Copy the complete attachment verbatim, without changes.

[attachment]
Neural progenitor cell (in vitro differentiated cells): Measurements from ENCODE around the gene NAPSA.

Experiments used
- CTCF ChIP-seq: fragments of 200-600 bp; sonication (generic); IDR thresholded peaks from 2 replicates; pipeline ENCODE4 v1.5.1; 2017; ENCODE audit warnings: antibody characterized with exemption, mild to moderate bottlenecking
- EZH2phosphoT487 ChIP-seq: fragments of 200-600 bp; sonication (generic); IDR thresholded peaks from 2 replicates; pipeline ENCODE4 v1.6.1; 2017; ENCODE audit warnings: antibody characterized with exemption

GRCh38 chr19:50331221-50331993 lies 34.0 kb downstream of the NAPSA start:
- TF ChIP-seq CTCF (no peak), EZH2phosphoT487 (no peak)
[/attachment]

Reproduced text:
Neural progenitor cell (in vitro differentiated cells): Measurements from ENCODE around the gene NAPSA.

Experiments used
- CTCF ChIP-seq: fragments of 200-600 bp; sonication (generic); IDR thresholded peaks from 2 replicates; pipeline ENCODE4 v1.5.1; 2017; ENCODE audit warnings: antibody characterized with exemption, mild to moderate bottlenecking
- EZH2phosphoT487 ChIP-seq: fragments of 200-600 bp; sonication (generic); IDR thresholded peaks from 2 replicates; pipeline ENCODE4 v1.6.1; 2017; ENCODE audit warnings: antibody characterized with exemption

GRCh38 chr19:50331221-50331993 lies 34.0 kb downstream of the NAPSA start:
- TF ChIP-seq CTCF (no peak), EZH2phosphoT487 (no peak)